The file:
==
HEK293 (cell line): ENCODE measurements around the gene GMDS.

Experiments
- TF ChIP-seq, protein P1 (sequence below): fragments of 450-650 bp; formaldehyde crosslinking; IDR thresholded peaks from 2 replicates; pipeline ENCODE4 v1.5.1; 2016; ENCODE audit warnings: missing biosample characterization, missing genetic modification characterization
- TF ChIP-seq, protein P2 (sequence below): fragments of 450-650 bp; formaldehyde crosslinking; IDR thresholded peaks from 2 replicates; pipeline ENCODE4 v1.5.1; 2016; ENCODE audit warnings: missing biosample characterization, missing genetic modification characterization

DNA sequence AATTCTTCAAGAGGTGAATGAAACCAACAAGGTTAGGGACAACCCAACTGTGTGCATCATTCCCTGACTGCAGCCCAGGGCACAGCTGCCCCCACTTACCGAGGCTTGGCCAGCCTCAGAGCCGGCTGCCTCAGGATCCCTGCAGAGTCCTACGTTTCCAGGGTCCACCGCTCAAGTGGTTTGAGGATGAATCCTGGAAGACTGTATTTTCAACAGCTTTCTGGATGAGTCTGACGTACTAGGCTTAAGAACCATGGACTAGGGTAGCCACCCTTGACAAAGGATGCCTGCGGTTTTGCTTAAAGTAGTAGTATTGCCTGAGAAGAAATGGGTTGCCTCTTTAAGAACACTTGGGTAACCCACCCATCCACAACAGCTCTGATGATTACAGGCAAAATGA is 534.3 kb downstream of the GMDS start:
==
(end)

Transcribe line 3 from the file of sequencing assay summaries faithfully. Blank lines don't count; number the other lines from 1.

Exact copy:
- TF ChIP-seq, protein P1 (sequence below): fragments of 450-650 bp; formaldehyde crosslinking; IDR thresholded peaks from 2 replicates; pipeline ENCODE4 v1.5.1; 2016; ENCODE audit warnings: missing biosample characterization, missing genetic modification characterization